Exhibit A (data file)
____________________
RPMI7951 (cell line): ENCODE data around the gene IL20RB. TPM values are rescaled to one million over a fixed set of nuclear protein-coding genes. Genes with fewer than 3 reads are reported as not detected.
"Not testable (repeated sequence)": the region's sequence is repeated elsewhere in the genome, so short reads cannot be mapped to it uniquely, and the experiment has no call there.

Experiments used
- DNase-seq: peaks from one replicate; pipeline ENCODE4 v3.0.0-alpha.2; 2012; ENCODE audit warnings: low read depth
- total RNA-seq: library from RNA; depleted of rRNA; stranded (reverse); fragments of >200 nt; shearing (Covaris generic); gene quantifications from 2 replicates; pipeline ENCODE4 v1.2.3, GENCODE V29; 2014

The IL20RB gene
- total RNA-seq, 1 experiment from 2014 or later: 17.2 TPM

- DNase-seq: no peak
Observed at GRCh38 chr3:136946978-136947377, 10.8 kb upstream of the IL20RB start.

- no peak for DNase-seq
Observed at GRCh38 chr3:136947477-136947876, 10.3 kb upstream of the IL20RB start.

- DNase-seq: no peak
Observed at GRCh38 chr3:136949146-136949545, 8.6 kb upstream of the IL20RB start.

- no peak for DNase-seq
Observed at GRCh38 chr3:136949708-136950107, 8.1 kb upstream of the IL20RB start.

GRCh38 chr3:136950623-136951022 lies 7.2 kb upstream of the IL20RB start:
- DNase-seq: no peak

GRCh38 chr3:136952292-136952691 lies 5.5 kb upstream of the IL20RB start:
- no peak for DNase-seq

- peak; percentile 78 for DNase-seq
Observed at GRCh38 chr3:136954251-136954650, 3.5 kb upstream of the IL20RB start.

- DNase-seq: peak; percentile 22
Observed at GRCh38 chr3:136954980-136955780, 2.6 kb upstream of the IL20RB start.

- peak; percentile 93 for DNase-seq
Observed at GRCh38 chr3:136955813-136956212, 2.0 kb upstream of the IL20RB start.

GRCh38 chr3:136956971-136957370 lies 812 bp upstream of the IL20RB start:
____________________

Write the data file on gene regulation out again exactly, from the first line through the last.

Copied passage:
RPMI7951 (cell line): ENCODE data around the gene IL20RB. TPM values are rescaled to one million over a fixed set of nuclear protein-coding genes. Genes with fewer than 3 reads are reported as not detected.
"Not testable (repeated sequence)": the region's sequence is repeated elsewhere in the genome, so short reads cannot be mapped to it uniquely, and the experiment has no call there.

Experiments used
- DNase-seq: peaks from one replicate; pipeline ENCODE4 v3.0.0-alpha.2; 2012; ENCODE audit warnings: low read depth
- total RNA-seq: library from RNA; depleted of rRNA; stranded (reverse); fragments of >200 nt; shearing (Covaris generic); gene quantifications from 2 replicates; pipeline ENCODE4 v1.2.3, GENCODE V29; 2014

The IL20RB gene
- total RNA-seq, 1 experiment from 2014 or later: 17.2 TPM

- DNase-seq: no peak
Observed at GRCh38 chr3:136946978-136947377, 10.8 kb upstream of the IL20RB start.

- no peak for DNase-seq
Observed at GRCh38 chr3:136947477-136947876, 10.3 kb upstream of the IL20RB start.

- DNase-seq: no peak
Observed at GRCh38 chr3:136949146-136949545, 8.6 kb upstream of the IL20RB start.

- no peak for DNase-seq
Observed at GRCh38 chr3:136949708-136950107, 8.1 kb upstream of the IL20RB start.

GRCh38 chr3:136950623-136951022 lies 7.2 kb upstream of the IL20RB start:
- DNase-seq: no peak

GRCh38 chr3:136952292-136952691 lies 5.5 kb upstream of the IL20RB start:
- no peak for DNase-seq

- peak; percentile 78 for DNase-seq
Observed at GRCh38 chr3:136954251-136954650, 3.5 kb upstream of the IL20RB start.

- DNase-seq: peak; percentile 22
Observed at GRCh38 chr3:136954980-136955780, 2.6 kb upstream of the IL20RB start.

- peak; percentile 93 for DNase-seq
Observed at GRCh38 chr3:136955813-136956212, 2.0 kb upstream of the IL20RB start.

GRCh38 chr3:136956971-136957370 lies 812 bp upstream of the IL20RB start: